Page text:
I'm working on a form where the user can enter multiple "disciplines" using multiple text fields, the form starts out like this:

initial state

then if they press the button (Add SUB), this happens:

second state

As you can see the button got disabled and a new "Sub Discipline" field got added.

If they start typing in a "discipline" field another field will be created, and the same thing goes for the "Sub Discipline".

3rd state

like the above image.

Does this design deliver the idea of hierarchy in the form to the user? If not, how can I improve it? Should I add a line the connects each sub with its parent like a tree?



That's what I've come up with so far:

enter image description here

2nd option: enter image description here

3rd option: enter image description here

EDIT #2:

I changed things around a bit.

now the use is presented with a box (the container of the inputs) but it acts as a button to add a new container, like this:


download bmml source – Wireframes created with Balsamiq Mockups

and on click the box shifts down and another box with the appropriate inputs is added, like this:


download bmml source

  • 1
    I like this approach very much. It clearly transports the idea, is visually appealing and (as noted in an answer) "speaks an understandable language". Keep the indentation as this is a very common paradigm to indicate child items in a group and their hierarchy. Jan 24, 2014 at 8:54

2 Answers 2


You could place controls in the way, which more clearly conveys the hierarchy. It's close to inplace editing pattern idea.

Some other changes to convey hierarchy idea are based on Gestalt principles:
enter image description here


To support in-place editing option, consider task flows for some use cases.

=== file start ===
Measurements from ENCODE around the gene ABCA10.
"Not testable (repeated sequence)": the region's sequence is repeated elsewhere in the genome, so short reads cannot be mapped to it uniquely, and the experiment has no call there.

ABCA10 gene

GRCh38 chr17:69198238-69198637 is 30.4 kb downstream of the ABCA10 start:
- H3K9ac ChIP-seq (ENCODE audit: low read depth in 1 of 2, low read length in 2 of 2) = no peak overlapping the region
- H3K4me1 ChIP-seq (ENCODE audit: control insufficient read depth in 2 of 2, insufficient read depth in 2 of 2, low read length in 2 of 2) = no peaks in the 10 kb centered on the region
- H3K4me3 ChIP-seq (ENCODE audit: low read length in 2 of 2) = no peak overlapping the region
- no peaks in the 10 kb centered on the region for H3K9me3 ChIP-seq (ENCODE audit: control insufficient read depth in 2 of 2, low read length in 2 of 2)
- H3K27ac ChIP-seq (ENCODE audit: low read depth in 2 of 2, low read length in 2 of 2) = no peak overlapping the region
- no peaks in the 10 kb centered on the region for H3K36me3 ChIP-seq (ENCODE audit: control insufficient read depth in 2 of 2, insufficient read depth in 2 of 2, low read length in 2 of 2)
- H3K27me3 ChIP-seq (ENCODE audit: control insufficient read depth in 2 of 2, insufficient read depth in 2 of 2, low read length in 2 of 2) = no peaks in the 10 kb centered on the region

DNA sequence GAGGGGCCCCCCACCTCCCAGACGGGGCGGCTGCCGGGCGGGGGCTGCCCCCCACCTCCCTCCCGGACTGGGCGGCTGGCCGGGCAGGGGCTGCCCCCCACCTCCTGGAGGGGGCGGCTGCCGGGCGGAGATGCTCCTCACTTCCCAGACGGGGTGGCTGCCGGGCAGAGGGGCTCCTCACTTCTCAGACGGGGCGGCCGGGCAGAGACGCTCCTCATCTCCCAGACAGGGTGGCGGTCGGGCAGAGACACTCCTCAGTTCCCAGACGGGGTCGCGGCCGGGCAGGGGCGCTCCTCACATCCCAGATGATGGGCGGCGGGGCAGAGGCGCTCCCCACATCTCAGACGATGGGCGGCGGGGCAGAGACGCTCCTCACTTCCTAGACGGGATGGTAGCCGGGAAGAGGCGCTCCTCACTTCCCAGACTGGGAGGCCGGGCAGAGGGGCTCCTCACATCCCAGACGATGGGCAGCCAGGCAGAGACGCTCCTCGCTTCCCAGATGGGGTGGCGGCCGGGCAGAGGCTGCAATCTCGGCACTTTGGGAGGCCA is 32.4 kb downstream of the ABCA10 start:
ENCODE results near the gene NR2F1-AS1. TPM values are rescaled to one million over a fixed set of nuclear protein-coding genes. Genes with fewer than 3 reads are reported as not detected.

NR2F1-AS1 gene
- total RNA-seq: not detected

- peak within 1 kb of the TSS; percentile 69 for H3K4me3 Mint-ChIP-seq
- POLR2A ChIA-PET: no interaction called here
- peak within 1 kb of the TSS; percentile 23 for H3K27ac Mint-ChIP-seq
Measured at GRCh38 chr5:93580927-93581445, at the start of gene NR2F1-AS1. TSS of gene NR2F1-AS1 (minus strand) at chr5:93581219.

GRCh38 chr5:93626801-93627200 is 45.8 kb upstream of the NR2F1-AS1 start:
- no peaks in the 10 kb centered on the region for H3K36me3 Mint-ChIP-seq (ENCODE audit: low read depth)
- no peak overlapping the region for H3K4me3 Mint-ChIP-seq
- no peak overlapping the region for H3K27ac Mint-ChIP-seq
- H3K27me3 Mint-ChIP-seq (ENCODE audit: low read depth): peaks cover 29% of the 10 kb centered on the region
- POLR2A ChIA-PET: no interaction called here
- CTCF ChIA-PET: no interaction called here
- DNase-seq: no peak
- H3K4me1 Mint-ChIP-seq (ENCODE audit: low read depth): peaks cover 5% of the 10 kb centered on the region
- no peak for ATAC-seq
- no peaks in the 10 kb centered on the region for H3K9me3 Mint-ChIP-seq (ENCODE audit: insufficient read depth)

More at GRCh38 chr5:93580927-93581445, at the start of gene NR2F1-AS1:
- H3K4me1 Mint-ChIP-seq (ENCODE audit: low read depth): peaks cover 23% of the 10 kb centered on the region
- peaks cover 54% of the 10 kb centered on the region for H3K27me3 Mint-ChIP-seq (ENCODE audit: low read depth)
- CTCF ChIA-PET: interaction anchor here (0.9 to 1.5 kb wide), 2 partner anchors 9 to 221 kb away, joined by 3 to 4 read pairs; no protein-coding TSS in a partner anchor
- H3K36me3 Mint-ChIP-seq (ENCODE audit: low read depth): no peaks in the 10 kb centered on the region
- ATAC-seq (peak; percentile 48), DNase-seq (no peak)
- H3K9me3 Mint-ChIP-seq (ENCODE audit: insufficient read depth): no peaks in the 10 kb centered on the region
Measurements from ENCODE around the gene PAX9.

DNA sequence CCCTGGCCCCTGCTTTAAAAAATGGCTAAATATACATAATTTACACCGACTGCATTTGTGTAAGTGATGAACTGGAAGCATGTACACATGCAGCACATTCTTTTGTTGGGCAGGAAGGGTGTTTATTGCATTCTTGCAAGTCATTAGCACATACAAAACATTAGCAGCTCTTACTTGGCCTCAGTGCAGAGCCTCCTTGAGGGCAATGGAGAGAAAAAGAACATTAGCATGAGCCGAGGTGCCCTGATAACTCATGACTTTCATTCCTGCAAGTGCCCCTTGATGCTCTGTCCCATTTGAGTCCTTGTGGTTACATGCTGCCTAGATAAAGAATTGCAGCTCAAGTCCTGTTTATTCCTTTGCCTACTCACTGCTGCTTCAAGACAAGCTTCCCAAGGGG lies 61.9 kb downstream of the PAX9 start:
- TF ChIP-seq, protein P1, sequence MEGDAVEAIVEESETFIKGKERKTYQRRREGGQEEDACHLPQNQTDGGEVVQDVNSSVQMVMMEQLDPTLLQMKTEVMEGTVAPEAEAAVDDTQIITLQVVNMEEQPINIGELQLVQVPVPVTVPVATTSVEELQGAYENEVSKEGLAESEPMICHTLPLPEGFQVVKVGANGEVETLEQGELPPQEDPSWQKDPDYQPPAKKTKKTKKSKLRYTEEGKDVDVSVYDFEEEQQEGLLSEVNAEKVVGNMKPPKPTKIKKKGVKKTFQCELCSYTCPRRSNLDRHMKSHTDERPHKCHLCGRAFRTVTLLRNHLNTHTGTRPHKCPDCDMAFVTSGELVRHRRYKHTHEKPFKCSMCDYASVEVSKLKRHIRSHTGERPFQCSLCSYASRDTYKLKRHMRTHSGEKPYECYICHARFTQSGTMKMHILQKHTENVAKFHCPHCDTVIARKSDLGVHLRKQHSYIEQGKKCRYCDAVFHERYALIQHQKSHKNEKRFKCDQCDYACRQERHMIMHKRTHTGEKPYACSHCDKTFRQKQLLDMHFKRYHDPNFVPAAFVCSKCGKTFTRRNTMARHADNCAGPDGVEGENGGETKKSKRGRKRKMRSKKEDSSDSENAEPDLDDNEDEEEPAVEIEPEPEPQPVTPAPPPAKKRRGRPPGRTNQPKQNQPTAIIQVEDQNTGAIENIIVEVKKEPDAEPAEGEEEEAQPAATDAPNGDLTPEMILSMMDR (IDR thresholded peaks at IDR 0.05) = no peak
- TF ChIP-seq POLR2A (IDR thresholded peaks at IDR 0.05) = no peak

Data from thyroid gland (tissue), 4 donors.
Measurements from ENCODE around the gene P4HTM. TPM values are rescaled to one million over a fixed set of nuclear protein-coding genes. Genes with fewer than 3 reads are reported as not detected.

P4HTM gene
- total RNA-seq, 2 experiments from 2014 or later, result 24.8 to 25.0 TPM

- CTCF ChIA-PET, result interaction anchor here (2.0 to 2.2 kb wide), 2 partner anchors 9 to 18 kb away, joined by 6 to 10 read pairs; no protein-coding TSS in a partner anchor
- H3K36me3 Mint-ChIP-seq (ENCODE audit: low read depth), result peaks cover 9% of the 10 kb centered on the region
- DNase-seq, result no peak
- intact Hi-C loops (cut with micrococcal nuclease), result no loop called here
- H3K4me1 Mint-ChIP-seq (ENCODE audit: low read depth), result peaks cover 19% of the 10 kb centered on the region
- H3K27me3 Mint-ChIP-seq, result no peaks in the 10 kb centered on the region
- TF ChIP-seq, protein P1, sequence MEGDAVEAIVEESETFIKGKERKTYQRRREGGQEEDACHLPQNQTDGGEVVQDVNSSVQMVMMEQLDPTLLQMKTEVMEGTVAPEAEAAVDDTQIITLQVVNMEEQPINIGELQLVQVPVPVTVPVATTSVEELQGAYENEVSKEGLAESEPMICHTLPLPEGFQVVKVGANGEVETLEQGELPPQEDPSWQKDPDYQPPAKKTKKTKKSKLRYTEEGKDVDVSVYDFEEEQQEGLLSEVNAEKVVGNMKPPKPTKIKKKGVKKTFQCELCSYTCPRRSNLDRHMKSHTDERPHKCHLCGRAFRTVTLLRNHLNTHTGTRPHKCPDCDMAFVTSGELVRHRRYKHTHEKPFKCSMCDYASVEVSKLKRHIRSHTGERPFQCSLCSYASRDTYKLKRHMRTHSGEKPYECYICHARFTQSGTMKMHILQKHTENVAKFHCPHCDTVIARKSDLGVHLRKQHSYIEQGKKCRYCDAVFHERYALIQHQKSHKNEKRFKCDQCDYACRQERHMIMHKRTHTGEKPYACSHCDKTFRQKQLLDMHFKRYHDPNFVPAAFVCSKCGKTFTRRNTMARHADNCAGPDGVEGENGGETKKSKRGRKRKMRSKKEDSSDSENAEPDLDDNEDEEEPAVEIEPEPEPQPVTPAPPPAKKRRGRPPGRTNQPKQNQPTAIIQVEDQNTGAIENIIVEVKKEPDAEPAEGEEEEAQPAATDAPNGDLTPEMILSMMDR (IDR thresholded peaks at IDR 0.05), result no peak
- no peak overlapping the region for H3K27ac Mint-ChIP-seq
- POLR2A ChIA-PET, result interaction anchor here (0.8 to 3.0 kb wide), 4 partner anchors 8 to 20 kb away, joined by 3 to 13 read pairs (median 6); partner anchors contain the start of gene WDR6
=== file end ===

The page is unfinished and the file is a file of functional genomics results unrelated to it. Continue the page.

Scenario 1 Adding multiple items. In-place option provides more smooth flow
Scenario 2 Adding single flow. First user search whether the item exists in a list. If it doesn't exist, he adds it. Again, in-place editing works better.
So in-place editing moves controls close to a decision point.
enter image description here

  • So you're saying that I should keep the sub fields tabbed, give each group a background and separate each group by space ?
    – Kmelkon
    Jan 23, 2014 at 12:52
  • 1
    Tabs convey idea of subelements, space divides the groups. Background could be used to highlight "active" set, which is hovered or being edited. Jan 23, 2014 at 13:10
  • I'll edit the question in a minute with what I've come up with. please take a look.
    – Kmelkon
    Jan 23, 2014 at 13:24
  • @Kmelkon, I've updated my answer, please watch update section. Jan 23, 2014 at 14:32
  • 1
    @Kmelkon, I mean design, where control is placed locally, and gives the result of its action in-place (place, where new item will be created). The surrounding context brings better action understanding and is great for feedback. Jan 27, 2014 at 14:52

Three main things.

First - does the user understand what 'Sub' means? What is the common language used by the users, not the internal name.

Secondly - you don't need to indent the sub part, i'm guessing you're a programmer (or maybe not). Just put it underneath and ensure it's visually grouped with the first item (just by being close, no need for a box).

Third - do you even need a button? The simplest solution is just show the two boxes or use some form of progressive disclosure (showing another box when one is typed into). Others will be able to provide examples of that - and there are probably some on this site already.

  • 1- Yes the user understands the word "sub" 2- I am a web developer, yes. even I can't tell if it's "just close" that it belongs to this parent, that's why I want a visual indication, I might be wrong though. 3-This could be done easily,guess this will work.
    – Kmelkon
    Jan 23, 2014 at 12:47

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